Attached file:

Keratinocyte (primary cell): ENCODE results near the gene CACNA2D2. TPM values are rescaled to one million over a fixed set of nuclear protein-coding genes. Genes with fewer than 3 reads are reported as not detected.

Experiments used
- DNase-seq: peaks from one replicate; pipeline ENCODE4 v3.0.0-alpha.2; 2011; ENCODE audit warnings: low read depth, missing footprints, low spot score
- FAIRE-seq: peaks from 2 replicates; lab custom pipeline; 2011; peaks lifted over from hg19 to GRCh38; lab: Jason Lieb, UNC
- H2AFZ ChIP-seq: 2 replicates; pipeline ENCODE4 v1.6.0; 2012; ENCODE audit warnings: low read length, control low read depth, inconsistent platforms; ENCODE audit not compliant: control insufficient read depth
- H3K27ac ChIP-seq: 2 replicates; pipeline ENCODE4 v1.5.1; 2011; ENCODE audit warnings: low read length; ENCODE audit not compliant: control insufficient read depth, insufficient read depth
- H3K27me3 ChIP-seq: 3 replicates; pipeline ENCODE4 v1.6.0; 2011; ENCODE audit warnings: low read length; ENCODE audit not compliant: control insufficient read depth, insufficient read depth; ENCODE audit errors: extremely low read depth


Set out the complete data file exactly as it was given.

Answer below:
Keratinocyte (primary cell): ENCODE results near the gene CACNA2D2. TPM values are rescaled to one million over a fixed set of nuclear protein-coding genes. Genes with fewer than 3 reads are reported as not detected.

Experiments used
- DNase-seq: peaks from one replicate; pipeline ENCODE4 v3.0.0-alpha.2; 2011; ENCODE audit warnings: low read depth, missing footprints, low spot score
- FAIRE-seq: peaks from 2 replicates; lab custom pipeline; 2011; peaks lifted over from hg19 to GRCh38; lab: Jason Lieb, UNC
- H2AFZ ChIP-seq: 2 replicates; pipeline ENCODE4 v1.6.0; 2012; ENCODE audit warnings: low read length, control low read depth, inconsistent platforms; ENCODE audit not compliant: control insufficient read depth
- H3K27ac ChIP-seq: 2 replicates; pipeline ENCODE4 v1.5.1; 2011; ENCODE audit warnings: low read length; ENCODE audit not compliant: control insufficient read depth, insufficient read depth
- H3K27me3 ChIP-seq: 3 replicates; pipeline ENCODE4 v1.6.0; 2011; ENCODE audit warnings: low read length; ENCODE audit not compliant: control insufficient read depth, insufficient read depth; ENCODE audit errors: extremely low read depth